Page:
April, 2013

No new broom for policing

Jacqui Smith  |  30 April 2013

When Tom Winsor was appointed as the first non-police chief inspector of constabulary last year, I toyed with the idea that this could be a good thing. A breath of fresh air: focusing on the public rather than just the profession; allowing innovative new ideas brought from across the public sector and beyond. However, I …

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Rewriting the 1970s

Paul Wheeler  |  30 April 2013

Is it just me or is anyone else aggrieved about how the memory of the 1970s is being comprehensively trashed and rewritten by Thatcher worshippers? Sadly, perhaps with the youth of the parliamentary Labour party we don’t have as many people around to challenge these Tory myths. Well, I was there. This was the decade …

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Syria and western guilt

Greg Falconer  |  30 April 2013

In his 2010 treatise, ‘The Tyranny of Guilt: An Essay on Western Masochism’, French philosopher Pascal Bruckner mused on the way Europeans’ judgement of contemporary global issues is clouded by a perpetual self-loathing. Historical ‘original sins’ such as slavery or colonialism, Bruckner argued, have led us to focus on the negative aspects of our own …

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Five Days In May

Progress  |  29 April 2013

Pre-order Andrew Adonis’ new book ‘5 Days In May’ at the special Progress readers’ rate of £10 ‘Is a deal still possible?’ Nick Robinson texted me at 3.26 a.m. on election night. ‘Everything looks possible,’ I texted back. One of the great dramas of modern British politics unfolded in the wake of the inconclusive 2010 …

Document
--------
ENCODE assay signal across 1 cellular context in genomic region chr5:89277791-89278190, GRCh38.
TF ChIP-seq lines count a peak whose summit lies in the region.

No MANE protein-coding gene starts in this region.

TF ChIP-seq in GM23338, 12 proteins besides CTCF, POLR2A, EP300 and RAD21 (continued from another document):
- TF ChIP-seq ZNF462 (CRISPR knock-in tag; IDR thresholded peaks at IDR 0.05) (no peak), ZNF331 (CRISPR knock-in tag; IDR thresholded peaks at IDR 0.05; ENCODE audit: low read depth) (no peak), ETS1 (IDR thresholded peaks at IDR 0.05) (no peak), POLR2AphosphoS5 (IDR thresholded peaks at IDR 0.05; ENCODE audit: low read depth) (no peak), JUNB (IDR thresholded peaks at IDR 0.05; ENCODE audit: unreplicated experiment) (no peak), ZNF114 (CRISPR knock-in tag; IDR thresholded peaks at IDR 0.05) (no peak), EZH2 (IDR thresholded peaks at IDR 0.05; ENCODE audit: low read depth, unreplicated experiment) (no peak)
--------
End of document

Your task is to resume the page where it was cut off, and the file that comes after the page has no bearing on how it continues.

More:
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Labour’s rural legacy under threat

Nick Thomas-Symonds MP  |  29 April 2013

In some ways, Tom Williams was an unlikely hero of British agricultural workers. After all, as a coal miner, he was associated with heavy industry before entering parliament for the Don Valley seat in 1922. As a cabinet minister, however, he made his name at agriculture, a post he held throughout the period of Clement …

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The Dhaka disaster and Workers’ Memorial Day

Michael Leahy  |  28 April 2013

‘Immediately we fell several storeys. I closed my eyes as the entire place was engulfed with dust. A stitching machine fell on my leg. All I could see were dead bodies all around me.’ Those are the words of Shariful, a worker who was pulled from the rubble of a garment factory that collapsed. His …

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Making family-friendly working work

Sally Gimson  |  26 April 2013

It is very brave of Gerald Kaufman to dismiss so airily family-friendly hours in parliament in his interview published on ProgressOnline. As one of the oldest sitting MPs he can at least compare what it is like today to previous times. But it’s difficult to defend his position, and I have no nostalgia for a …

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From Heath to Cameron

Andrew Bettridge  |  26 April 2013

In June, Gerald Kaufman – the second oldest member of the House of Commons – will have been a MP for 43 years, longer than many elected at the last general election have been alive. He has, he tells me as we settle into his Westminster office, no intention of standing down any time soon. …

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One Nation, new, blue, radical or conservative?

Philip Ross  |  26 April 2013

I attended the One Nation, new, blue, radical or conservative? debate at the House of Commons on Tuesday evening with an open mind. Mary Riddell, chair of the event and columnist for the Daily Telegraph, explained that the event had been jointly sponsored by Progress and Compass. Indeed, up on the stage was a Progress …

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No more Morecambe Bays

Huw Irranca-Davies MP  |  26 April 2013

When the despicable actions of a rogue gangmaster led to the deaths of 23 Chinese cockle-pickers who drowned in Morecambe Bay in 2004, the public was appalled at the scandal of worker exploitation and human trafficking which was revealed. The outcry brought together tireless campaigners like trade union leader Jack Dromey, industry leaders (from agriculture, …

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